Abbey Mont Saint-Michel, France
Mont Saint-Michel, is a name that has a lot of charm, it sounds almost poetic and lyrical. But don't let it fool you: Mont Saint-Michel is a small rocky tidal island situated on the north-west coast of France...
This place is characterized by the highest tides in Europe (up to 14 meters high), steep rocks, and quicksand. Its surrounding waters can move 18 kilometers away from the island and 20 kilometers deep into the coast. For centuries all these features made Mont Saint-Michel an impenetrable fortress.
First inhabitants of this 92-meter tall mountain, ancient Celts, didn't have any illusions about it and called it Mont Tombe (Mountain Tomb). Back then Mont Saint-Michel wasn’t an island: it was surrounded by the forest that was later washed away by ocean waters.
The island was named after Archangel Michael. The medieval legend, which is quite grim, says that in 708 Archangel Michael (Michel) instructed the Bishop of Avranches, from a small nearby town, to build him a sanctuary on a rocky islet. Bishop had three visions of Archangel Michael but did not act on the request, because he wasn't sure as to how exactly he should interpret these visions. Only after Archangel Michael pushed his finger against the Bishop's head (according to other story he burned a small hole in his cassock with the sword) did he start the construction of the sanctuary.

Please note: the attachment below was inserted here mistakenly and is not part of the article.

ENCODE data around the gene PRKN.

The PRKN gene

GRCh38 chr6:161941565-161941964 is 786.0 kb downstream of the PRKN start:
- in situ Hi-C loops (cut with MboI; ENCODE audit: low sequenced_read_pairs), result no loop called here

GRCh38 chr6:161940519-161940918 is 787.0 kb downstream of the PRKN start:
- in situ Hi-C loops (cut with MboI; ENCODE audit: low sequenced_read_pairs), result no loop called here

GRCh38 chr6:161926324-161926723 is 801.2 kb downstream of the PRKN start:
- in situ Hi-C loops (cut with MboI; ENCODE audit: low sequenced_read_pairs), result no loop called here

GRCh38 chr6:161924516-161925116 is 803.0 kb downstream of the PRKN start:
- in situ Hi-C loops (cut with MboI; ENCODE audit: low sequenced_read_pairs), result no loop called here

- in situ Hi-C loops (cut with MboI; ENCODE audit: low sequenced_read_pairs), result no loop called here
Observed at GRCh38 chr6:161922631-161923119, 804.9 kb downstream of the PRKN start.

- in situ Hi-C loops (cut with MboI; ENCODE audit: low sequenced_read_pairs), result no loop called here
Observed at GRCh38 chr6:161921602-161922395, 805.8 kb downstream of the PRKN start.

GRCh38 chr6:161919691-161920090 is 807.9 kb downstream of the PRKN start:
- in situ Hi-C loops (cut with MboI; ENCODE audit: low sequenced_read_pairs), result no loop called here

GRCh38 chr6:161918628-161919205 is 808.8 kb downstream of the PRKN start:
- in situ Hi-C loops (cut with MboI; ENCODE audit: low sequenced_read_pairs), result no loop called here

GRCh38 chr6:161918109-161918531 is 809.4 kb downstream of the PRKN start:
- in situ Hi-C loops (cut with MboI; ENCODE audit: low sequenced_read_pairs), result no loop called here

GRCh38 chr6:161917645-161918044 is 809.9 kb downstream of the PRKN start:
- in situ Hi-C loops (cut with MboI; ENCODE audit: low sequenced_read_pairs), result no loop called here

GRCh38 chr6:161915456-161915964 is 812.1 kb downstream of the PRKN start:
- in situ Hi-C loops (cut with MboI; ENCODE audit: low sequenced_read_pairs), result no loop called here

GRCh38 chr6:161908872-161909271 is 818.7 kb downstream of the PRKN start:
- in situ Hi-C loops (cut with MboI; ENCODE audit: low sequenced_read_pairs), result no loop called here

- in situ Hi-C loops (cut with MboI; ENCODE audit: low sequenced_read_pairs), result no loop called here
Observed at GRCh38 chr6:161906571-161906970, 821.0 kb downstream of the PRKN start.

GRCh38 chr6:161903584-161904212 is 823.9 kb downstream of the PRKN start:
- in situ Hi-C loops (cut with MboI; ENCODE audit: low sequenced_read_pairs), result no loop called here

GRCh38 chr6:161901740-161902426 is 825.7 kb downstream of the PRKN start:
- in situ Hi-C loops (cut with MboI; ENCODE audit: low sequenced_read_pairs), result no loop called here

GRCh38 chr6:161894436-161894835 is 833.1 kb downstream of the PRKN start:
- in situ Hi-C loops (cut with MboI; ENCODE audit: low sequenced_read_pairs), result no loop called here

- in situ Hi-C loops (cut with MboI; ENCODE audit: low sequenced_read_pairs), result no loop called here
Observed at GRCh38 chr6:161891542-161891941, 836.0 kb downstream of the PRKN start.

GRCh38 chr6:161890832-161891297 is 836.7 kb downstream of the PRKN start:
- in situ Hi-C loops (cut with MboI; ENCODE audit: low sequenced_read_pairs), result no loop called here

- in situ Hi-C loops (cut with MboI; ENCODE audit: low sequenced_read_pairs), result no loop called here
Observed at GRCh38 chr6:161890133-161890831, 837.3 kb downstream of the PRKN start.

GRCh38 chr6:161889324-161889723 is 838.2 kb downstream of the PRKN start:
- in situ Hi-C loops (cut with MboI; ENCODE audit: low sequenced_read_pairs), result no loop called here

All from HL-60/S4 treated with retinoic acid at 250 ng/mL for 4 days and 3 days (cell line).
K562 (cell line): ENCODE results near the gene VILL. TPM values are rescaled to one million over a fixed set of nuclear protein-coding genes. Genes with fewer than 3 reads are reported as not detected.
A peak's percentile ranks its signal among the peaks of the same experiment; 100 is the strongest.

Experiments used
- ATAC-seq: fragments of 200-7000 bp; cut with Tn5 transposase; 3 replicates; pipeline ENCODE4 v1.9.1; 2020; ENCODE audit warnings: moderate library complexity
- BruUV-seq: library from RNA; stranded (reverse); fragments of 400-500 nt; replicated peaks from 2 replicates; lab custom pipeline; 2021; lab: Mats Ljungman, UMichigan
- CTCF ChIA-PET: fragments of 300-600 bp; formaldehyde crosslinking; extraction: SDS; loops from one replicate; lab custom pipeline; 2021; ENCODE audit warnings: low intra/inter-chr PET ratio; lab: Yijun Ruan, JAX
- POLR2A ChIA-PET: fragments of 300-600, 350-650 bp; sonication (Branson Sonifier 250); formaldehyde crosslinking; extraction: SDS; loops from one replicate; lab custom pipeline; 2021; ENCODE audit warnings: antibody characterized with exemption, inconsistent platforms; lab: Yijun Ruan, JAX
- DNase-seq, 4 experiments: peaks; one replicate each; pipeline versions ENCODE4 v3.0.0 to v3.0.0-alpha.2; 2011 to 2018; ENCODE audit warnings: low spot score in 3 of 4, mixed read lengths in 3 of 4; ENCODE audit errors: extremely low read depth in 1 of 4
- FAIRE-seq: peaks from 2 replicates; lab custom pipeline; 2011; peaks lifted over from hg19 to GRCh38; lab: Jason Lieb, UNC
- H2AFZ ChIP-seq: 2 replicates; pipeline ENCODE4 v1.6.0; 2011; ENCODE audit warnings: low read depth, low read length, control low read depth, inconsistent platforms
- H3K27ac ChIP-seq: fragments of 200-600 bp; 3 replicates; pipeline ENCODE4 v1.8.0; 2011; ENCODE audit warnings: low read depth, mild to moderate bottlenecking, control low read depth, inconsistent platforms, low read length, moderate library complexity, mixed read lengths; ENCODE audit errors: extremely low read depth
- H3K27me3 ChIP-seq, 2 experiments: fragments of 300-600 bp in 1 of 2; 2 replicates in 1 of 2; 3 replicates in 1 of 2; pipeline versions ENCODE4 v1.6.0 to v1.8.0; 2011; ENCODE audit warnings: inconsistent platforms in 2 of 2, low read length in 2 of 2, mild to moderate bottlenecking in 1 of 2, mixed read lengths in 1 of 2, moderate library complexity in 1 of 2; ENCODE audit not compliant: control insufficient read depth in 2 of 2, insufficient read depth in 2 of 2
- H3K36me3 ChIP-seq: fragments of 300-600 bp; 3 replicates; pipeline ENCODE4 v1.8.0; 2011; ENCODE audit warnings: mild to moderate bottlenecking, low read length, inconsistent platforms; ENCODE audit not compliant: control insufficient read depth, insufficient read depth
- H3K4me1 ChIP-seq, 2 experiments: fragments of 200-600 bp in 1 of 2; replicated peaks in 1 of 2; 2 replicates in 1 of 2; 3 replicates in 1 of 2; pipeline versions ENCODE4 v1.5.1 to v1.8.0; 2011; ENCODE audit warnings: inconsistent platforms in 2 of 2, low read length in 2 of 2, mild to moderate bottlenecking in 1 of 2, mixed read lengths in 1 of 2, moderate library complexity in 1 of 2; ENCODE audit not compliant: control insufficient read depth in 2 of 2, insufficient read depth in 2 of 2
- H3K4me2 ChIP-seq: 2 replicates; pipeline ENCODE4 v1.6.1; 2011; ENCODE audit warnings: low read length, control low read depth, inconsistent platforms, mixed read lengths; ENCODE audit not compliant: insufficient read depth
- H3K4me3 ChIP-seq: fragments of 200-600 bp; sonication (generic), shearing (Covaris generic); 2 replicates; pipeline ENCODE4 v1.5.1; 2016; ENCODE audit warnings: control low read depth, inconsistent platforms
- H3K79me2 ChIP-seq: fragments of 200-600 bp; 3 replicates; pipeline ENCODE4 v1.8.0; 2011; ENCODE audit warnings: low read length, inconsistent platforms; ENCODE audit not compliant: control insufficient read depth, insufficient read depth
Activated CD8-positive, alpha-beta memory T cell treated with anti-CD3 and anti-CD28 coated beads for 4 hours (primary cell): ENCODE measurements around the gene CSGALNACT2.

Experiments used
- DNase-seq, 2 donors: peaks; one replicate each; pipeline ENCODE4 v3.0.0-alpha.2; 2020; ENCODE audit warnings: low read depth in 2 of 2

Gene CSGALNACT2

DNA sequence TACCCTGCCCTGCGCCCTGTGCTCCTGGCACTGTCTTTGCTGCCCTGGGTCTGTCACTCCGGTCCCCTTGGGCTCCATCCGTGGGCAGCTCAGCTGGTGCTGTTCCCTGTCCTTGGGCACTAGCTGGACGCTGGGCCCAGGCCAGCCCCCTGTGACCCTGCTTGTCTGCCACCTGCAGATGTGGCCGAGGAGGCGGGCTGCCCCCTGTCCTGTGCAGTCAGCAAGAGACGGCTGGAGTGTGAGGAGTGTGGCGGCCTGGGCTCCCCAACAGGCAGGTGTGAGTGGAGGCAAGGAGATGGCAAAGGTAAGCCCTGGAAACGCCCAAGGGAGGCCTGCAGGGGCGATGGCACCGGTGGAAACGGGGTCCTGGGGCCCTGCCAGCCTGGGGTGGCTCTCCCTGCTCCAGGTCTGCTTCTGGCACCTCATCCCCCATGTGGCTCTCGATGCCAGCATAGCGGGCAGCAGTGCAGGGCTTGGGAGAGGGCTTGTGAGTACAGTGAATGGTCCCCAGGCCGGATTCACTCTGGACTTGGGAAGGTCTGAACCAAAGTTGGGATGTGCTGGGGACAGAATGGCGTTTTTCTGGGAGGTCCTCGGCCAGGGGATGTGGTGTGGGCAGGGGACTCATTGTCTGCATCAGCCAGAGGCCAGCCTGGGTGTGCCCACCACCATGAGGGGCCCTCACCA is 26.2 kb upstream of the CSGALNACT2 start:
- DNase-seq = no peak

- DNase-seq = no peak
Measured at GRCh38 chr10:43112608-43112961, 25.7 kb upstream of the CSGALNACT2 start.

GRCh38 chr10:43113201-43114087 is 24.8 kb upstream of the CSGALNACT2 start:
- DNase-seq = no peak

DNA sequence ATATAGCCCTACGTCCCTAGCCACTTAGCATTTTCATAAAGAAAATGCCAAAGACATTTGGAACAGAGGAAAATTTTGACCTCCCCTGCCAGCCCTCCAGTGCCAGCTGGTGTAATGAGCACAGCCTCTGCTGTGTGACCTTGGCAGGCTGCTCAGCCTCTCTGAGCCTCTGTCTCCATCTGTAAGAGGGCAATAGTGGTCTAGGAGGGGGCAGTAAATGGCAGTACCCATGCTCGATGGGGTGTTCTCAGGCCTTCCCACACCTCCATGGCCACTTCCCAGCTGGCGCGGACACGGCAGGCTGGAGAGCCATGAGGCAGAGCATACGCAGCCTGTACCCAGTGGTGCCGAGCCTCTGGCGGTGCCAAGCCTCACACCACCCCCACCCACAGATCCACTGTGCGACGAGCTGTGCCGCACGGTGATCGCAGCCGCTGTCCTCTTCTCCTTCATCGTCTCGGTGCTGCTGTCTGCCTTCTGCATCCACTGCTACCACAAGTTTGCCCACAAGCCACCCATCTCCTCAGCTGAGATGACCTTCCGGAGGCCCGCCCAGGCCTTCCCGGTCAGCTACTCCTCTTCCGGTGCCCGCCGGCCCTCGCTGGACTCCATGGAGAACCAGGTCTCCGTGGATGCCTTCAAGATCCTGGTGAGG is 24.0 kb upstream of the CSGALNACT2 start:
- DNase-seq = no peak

Photo: Dmitriy Archipov
And while the mainland was ravaged by wars, while captured by the Vikings, the Normans, the Bretons, the British, and other nations — the island-fortress remained untouched. Furthermore, during the years preceding the 16th century people were building the abbey and other buildings, including stone cells where prisoners couldn’t stand nor sit. On top of that prisoners were chained and these chains were making menacing ringing sounds whenever the captives moved. This is why during the French Revolution when the monastery was closed and all the way through year 1863, the island was used as a prison and had an ironic name Mont Libre. It used to hold more than 150 prisoners at the same time!
But it would be a mistake to think of Mont Saint-Michel as a prison, first and foremost it's a Benedictine abbey. It occupies an area of about 55,000 square meters and it is regarded as a unique example of a fortified medieval French monastery. The top of the Cathedral's spire is 170 meters above the sea level!
In 1877 Mont Saint-Michel lost some of its defenses after construction of the dam that connected it to the mainland. A century later some monks returned to the island, and today their community consists of seven people.
The island is hardly deserted: 2 to 3 million tourists come here every year. Mont Saint-Michel was declared a national architectural treasure and included in the UNESCO World Heritage List. Its unique architecture and ascetic beauty of the surrounding nature, combined with the atmosphere of medieval mystery and ancient legends, made this island-fortress one of the most visited landmarks of France second only to Paris itself.
Photography by Stanislav Sedov and Dmitry Moiseenko
30 March 2013